Sundance Channel via AP
In a segment for the Sundance Channel's "The Green" program, alternative fuel enthusiast Joel Woolf shows how his truck runs on vegetable oil.
By AP Television Writer
updated 4/12/2007 5:04:15 PM ET 2007-04-12T21:04:15

Well, whaddaya know? The Earth's a star!

After languishing in the background far too long, Earth has landed on the covers of Time, Newsweek and Vanity Fair this month alone. It can also boast a starring role in an Oscar-winning movie (Al Gore's documentary, "An Inconvenient Truth").

Meanwhile, TV is jumping on the "eco" bandwagon, including the recent announcement of Discovery PlanetGreen, a network dedicated to living a green lifestyle. It begins next year.

Much sooner, Sundance Channel is (in its own words) displaying its commitment to ecological issues and environmentally sustainable approaches to modern living. "The Green" is its umbrella title for a weekly programming block that aims to do Earth justice at a moment of particular urgency. The Green starts Tuesday at 9 p.m. ET (only days before April 22 — Earth Day, of course).

"Other than the original launch of the network (in 1996), this represents the largest investment we've ever made in an initiative," says Sundance Channel CEO Larry Aidem. "It's going to be a regular prime-time destination, every Tuesday night, indefinitely."

The Green is the network's latest venture beyond its independent-film roots.

"We're not just for film fanatics anymore," says Aidem, adding that The Green reflects the passion for environmental issues long exhibited by Sundance Channel founder Robert Redford (who is partnered in the network with NBC Universal and CBS).

'Big Ideas' segments
The Green will address such problems as global warming, pollution and energy depletion. But emerging solutions will be highlighted, too.

"It won't be all gloom-and-doom," Aidem promises.

In its first 13 weeks, the night will begin with "Big Ideas for a Small Planet," which zeros in on green strategies for modern-day challenges. Topics include "Build," "Furnish," "Work" and "Kids." Then each "Big Ideas" edition is followed by a thematically complementary documentary premiering at 9:30 p.m.

Also part of the package are interstitial elements (including "Eco-Biz" and "The Ecoists") and a pair of hosts: journalist Simran Sethi and community advocate Majora Carter. And to help steer the whole endeavor, Sundance Channel has mobilized an advisory committee of some 30 environmental organizations and experts.

On Tuesday, "Big Ideas" begins with "Fuel," which poses the question: Can we imagine a world without gasoline?

Joel Woolf is trying to. The CEO of Veg Powered Systems, he will convert your diesel vehicle to a dual-tank rig that runs on diesel fuel ... or on vegetable oil. Take your pick.

Watch him at a racetrack frying chicken, then reusing the oil to fuel his truck for a "grudge match" with a gasoline-powered car. (He loses the race, but makes his point: His truck runs fine, while emitting a not-unpleasant scent of fried chicken.)

Woolf's isn't the only big idea offered. But, clearly, every good idea for alternative energy is needed: According to the show, for every mile you drive in your gas-powered car you release about one pound of global-warming pollution.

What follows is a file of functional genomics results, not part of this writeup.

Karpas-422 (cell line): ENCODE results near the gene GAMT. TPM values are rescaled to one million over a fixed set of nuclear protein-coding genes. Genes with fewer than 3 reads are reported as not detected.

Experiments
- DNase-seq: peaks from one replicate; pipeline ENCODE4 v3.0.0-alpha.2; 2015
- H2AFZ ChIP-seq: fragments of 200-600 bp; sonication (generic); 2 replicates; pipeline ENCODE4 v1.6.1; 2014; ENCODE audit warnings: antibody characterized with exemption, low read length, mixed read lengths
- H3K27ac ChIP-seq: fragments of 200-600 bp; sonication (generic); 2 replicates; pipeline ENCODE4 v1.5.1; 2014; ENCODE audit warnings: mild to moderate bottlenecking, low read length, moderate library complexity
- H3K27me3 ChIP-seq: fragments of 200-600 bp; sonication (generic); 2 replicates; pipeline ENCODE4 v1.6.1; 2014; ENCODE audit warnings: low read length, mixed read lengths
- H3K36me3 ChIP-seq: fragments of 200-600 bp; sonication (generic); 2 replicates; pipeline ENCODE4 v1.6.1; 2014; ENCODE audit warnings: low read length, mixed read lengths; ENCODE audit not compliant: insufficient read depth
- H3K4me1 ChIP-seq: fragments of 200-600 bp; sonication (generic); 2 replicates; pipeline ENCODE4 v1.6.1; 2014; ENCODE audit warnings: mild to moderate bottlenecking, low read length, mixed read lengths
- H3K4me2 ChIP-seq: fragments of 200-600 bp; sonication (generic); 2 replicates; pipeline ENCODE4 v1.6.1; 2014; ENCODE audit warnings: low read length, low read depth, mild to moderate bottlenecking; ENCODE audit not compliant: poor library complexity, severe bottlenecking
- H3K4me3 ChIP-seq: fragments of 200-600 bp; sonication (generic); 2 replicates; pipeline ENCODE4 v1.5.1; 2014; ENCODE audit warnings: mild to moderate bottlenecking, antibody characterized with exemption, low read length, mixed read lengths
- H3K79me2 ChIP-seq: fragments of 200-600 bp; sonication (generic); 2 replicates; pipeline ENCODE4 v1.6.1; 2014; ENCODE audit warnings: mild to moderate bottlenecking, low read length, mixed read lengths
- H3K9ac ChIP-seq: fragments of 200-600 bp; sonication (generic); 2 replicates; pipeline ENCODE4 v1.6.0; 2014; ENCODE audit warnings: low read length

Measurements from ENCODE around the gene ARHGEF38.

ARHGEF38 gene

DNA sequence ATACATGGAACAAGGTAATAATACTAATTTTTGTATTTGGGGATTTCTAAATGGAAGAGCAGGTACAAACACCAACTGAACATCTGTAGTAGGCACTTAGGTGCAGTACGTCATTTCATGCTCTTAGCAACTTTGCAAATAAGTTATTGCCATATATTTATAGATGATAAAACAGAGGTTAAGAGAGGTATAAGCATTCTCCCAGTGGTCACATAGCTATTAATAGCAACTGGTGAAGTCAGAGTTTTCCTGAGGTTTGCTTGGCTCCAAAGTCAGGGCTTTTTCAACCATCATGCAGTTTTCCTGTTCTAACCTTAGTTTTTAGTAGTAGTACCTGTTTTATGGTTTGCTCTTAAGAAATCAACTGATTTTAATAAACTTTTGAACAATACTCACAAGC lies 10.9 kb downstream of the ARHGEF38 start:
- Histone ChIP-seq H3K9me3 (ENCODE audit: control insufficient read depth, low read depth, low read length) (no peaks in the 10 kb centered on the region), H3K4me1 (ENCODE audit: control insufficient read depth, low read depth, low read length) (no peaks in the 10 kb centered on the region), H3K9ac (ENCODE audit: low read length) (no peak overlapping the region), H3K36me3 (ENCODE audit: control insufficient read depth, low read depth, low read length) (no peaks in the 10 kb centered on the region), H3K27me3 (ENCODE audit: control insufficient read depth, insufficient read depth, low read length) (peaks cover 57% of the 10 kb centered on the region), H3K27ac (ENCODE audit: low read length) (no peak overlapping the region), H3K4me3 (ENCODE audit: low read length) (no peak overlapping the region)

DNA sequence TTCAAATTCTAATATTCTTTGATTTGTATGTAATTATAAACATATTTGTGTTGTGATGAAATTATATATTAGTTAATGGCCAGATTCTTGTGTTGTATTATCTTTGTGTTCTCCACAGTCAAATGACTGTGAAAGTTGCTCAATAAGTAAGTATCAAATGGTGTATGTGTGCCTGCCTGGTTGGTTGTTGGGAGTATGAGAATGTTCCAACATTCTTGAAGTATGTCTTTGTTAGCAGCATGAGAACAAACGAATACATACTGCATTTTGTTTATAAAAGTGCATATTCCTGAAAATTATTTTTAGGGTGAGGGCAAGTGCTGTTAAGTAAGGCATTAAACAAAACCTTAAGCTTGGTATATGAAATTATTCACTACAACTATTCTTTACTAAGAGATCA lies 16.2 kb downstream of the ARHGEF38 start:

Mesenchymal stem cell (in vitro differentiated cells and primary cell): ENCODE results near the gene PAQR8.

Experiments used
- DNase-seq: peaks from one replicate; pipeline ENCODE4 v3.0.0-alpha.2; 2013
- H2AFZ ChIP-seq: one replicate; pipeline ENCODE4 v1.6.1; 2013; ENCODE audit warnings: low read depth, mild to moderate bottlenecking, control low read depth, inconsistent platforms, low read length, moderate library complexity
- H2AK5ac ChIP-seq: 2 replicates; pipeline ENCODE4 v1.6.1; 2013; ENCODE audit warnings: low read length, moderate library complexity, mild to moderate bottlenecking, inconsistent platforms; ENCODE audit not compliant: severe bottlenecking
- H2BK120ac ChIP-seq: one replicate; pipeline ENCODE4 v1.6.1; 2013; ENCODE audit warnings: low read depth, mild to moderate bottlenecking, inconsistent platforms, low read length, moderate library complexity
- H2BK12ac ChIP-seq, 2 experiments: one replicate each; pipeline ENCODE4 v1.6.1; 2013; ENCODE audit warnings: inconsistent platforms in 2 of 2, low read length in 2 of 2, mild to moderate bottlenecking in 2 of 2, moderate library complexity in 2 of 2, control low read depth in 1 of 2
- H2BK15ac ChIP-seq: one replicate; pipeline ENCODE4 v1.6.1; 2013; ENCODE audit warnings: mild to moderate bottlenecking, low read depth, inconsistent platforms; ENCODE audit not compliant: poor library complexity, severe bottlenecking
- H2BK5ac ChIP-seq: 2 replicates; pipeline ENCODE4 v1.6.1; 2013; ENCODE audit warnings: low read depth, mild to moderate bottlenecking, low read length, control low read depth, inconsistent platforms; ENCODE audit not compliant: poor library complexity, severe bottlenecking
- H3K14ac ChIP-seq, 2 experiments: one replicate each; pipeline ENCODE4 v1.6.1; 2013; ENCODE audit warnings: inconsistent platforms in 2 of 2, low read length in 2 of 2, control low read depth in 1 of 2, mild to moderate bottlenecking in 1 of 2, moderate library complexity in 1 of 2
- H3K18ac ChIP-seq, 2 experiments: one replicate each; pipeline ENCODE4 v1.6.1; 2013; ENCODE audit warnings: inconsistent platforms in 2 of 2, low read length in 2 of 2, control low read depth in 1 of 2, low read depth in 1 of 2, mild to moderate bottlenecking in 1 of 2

"All the things that you take for granted are at risk right now," warns global-warming activist (and wife of Larry) Laurie David. "The fall leaves changing at the time they're supposed to change. And snow falling when it's supposed to fall. And plants blooming when they're supposed to bloom.

"There's gonna come a point in time when our kids are gonna say, `What the heck were you thinking? Did you know and do nothing?'"

Crash course on oil
Following this half-hour, a documentary enlarges on the don't-be-fuelish theme.

"A Crude Awakening: The Oil Crash" is a crash course in the past, present and diminishing future of oil.

The film visits McCamey, Texas, which once was an oil-rich boom town but now, despite blithe assumptions that the good times would never end, appears to be bust.

"Now we realize you're going to deplete your supply, sooner or later," says Mayor Sherry Phillips. "They're not making a lot of dinosaurs anymore."

Even so, the modern world remains beholden to oil in what one speaker calls a "state of oil worship." And inasmuch as U.S. oil production peaked in 1970, "more and more, oil is going to come from less and less stable places," says Terry Lynn Karl, a Stanford University professor of political science.

This can only heighten a problem oil has foisted on consumers for decades, she adds: "Oil fuels war. It's a catalyst for war. It's something that prolongs war. It intensifies war."

In week two, "The Green" presents "Waste Food," a documentary that envisions a world whose every product, once discarded, is made reusable as something else. And the accompanying "Big Ideas" has some helpful suggestions on how to build green. Good thing for earthlings.

"The planet's fine," one speaker insists. "But WE'RE at stake."

Background on the show is online at

Copyright 2007 The Associated Press. All rights reserved. This material may not be published, broadcast, rewritten or redistributed.


Discussion comments


Most active discussions

  1. votes comments
  2. votes comments
  3. votes comments
  4. votes comments